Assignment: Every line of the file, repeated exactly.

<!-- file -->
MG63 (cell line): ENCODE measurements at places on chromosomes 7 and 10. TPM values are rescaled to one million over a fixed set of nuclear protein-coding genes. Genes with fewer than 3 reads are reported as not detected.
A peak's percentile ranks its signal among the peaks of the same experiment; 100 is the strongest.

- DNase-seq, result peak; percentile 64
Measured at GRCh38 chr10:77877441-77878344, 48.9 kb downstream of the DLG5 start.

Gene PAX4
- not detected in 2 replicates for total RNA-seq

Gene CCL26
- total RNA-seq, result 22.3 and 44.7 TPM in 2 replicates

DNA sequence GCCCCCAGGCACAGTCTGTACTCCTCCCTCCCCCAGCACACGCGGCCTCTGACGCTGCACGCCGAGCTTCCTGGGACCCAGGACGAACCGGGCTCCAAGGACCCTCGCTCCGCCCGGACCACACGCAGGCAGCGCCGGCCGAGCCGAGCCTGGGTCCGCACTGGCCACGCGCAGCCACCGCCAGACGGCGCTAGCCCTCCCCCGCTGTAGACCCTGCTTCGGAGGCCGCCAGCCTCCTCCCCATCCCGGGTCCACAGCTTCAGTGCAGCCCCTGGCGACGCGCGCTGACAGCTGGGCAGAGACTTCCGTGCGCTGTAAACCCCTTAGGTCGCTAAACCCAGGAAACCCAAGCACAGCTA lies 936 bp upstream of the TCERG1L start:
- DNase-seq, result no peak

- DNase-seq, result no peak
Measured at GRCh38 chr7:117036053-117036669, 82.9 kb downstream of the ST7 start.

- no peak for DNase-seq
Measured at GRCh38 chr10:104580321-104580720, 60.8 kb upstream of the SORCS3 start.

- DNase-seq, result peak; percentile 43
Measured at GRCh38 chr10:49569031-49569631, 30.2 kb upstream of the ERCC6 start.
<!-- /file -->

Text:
MG63 (cell line): ENCODE measurements at places on chromosomes 7 and 10. TPM values are rescaled to one million over a fixed set of nuclear protein-coding genes. Genes with fewer than 3 reads are reported as not detected.
A peak's percentile ranks its signal among the peaks of the same experiment; 100 is the strongest.

- DNase-seq, result peak; percentile 64
Measured at GRCh38 chr10:77877441-77878344, 48.9 kb downstream of the DLG5 start.

Gene PAX4
- not detected in 2 replicates for total RNA-seq

Gene CCL26
- total RNA-seq, result 22.3 and 44.7 TPM in 2 replicates

DNA sequence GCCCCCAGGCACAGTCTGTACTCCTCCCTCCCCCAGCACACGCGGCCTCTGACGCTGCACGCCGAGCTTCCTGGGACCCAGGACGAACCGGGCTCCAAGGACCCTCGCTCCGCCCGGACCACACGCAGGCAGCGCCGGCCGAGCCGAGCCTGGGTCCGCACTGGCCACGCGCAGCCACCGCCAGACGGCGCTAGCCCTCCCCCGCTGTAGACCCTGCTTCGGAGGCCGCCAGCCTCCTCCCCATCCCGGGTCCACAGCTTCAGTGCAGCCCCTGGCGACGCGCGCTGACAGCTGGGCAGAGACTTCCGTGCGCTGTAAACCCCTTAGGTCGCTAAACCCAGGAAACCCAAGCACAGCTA lies 936 bp upstream of the TCERG1L start:
- DNase-seq, result no peak

- DNase-seq, result no peak
Measured at GRCh38 chr7:117036053-117036669, 82.9 kb downstream of the ST7 start.

- no peak for DNase-seq
Measured at GRCh38 chr10:104580321-104580720, 60.8 kb upstream of the SORCS3 start.

- DNase-seq, result peak; percentile 43
Measured at GRCh38 chr10:49569031-49569631, 30.2 kb upstream of the ERCC6 start.